For the past however many years, television – like every other form of entertainment – has been dominated by men, with the leading characters of the most popular shows being invariably male. The reasons for this are the same as they always are: the industry is led by a majority of male executives and producers who are for the most part unwilling to deviate from a tried and tested formula. If shows like House and 24 are popular, then it follows that shows similar to those will be popular as well. The traditional image of the powerful male lead is deeply entrenched in the entertainment industry, and though that does not exclude strong female characters from television, they are always consigned to supporting roles or love interests.
If you look at the most popular and critically acclaimed shows of the past decade, the trend is irrefutably one of a male character leading and embodying said shows. Breaking Bad was the story of Walter White, Mad Men has Don Draper, 24 Jack Bauer and House the eponymous Dr. House. Even in the shows that feature more of an ensemble cast, it is always the male characters who drive the story. In The West Wing C.J. was really the only main character who was female, and in Lost, despite the number and quality of its female characters, the two most important characters are Jack and Locke, both men.
There have been exceptions to this dominance of the male lead, most notably in Friends and Sex and the City. Rachel, Monica, and Phoebe were all leading female characters, and they were given just as much focus and importance as their male counterparts throughout Friends’ ten year run. Sex and the City is obviously a female driven show. Both of these shows, as well as operating outside the traditional gender roles in entertainment, were hugely successful for the entirety of their time on air. It is important to consider, however, that both of these shows were comedies, with drama in television being much less open to having female characters as leads. Also, despite its main cast being all female, Sex and the City is hardly a feminist, egalitarian portrayal of women.
Change is coming. In 2012, for example, Homeland became the first show with an actual leading female character to win the Emmy for Outstanding Drama this century. The show’s lead, Carrie Mathison (played by Claire Danes), has been praised as one of the “strongest female characters” currently on television (Hank Stuever, The Washington Post) and is what lifts Homeland above other crime/espionage shows.
In Game of Thrones, arguably the most popular show currently on air, the female lead is dominant. Daenerys Targaryen (Emilia Clarke) and Cersei Lannister (Lena Heady) are two of the show’s most important main characters, and of the six characters who have featured in most episodes, four of them are female (Daenerys and Cersei, as well as Arya and Sansa Stark). Game of Thrones may have an ensemble cast, but it is a cast that is bursting with strong, well-written female characters who all drive its sprawling plot rather than being forced to react to their male counterparts (like in Lost, or The Walking Dead).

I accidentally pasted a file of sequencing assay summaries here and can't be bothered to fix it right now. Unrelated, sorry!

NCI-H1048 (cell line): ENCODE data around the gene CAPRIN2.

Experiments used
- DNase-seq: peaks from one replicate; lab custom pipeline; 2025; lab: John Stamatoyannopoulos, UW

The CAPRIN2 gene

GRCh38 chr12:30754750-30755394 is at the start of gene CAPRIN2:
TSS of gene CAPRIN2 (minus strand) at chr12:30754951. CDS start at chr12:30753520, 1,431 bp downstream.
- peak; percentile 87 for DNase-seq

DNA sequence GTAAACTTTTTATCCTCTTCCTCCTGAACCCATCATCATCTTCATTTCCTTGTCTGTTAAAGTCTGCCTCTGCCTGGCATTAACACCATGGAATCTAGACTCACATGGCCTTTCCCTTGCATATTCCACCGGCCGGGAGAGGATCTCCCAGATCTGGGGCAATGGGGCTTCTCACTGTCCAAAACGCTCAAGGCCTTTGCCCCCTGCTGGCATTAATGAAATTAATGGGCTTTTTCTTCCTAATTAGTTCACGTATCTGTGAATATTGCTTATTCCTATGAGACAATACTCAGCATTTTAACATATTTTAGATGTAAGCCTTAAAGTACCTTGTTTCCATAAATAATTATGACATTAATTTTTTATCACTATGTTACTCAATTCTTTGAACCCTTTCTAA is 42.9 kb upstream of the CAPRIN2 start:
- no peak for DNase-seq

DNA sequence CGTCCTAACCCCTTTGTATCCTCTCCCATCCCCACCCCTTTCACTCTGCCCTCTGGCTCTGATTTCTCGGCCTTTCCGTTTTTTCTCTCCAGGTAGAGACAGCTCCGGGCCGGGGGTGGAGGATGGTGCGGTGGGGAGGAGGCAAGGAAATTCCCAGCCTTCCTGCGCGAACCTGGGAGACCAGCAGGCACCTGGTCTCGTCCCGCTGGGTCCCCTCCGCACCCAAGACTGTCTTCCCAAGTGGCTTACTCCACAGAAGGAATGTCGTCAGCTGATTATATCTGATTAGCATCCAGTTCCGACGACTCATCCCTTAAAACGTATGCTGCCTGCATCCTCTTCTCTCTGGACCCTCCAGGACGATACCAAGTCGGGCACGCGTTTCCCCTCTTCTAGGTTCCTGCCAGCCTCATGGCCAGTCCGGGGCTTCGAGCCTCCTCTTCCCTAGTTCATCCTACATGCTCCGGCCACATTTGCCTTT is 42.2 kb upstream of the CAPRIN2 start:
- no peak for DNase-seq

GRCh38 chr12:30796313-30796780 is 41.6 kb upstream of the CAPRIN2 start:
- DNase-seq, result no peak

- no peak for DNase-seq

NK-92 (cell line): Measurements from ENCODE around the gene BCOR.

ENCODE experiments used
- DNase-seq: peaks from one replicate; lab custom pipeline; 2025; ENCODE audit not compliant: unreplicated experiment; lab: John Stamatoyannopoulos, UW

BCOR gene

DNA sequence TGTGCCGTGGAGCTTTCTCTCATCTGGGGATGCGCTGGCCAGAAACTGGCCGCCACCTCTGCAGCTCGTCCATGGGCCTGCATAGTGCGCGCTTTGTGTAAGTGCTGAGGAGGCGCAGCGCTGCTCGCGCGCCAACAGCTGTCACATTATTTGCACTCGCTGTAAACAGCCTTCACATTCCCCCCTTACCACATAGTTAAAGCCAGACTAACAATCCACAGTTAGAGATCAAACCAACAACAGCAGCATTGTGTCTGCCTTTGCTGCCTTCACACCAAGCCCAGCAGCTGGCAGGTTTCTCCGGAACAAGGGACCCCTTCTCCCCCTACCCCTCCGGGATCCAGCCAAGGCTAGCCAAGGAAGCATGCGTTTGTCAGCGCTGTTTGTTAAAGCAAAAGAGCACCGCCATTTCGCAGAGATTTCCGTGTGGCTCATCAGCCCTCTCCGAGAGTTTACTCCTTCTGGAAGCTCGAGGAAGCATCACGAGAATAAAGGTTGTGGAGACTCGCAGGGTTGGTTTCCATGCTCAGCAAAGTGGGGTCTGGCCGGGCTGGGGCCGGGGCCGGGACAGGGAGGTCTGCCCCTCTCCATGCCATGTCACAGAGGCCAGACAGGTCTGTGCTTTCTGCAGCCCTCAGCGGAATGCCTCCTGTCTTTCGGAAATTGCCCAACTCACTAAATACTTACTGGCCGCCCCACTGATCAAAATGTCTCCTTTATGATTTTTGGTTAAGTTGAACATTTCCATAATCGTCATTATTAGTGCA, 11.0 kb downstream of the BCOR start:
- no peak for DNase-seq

The most influential show as far as female characters go, however, is Orange is the New Black. Not only is its main character female, almost the entire cast is. The whole show revolves around female characters and female stories. While there are comedic aspects to the show, it’s clear that it is more drama than comedy, as the recent decision to include it in the drama category for the Emmys from now on demonstrates. There’s no real male influence in the show, it’s created, produced and written mainly by women, it has no misogynistic tint to its plot – the story is rarely, if ever, about women needing to be with men, nor does it hide its female characters behind a few men who get most of the action.
What is most ground-breaking about OITNB, though, is its success. A few years ago it would have been preposterous to suggest that such a female-centric show could draw such a huge audience, both male and female, and yet that is just what OITNB has done. OITNB is a new show for a new time. The wave of serious, daring, and creative television of the past decade has shown how powerful a medium television can be. Now with the rise of Netflix, attitudes towards what television are being challenged once more. As one of Netflix’s two flagship shows, OITNB is at the heart of this. Executives and producers across the globe will see how successful this female-driven show has been (and it has been enormously successful), and they’ll jump on the bandwagon. The self-perpetuating nature of television has shifted and now, rather than keep the female lead buried, it will help her come forward and take centre stage.
Orange is the New Black returns to Netflix on the 12th June.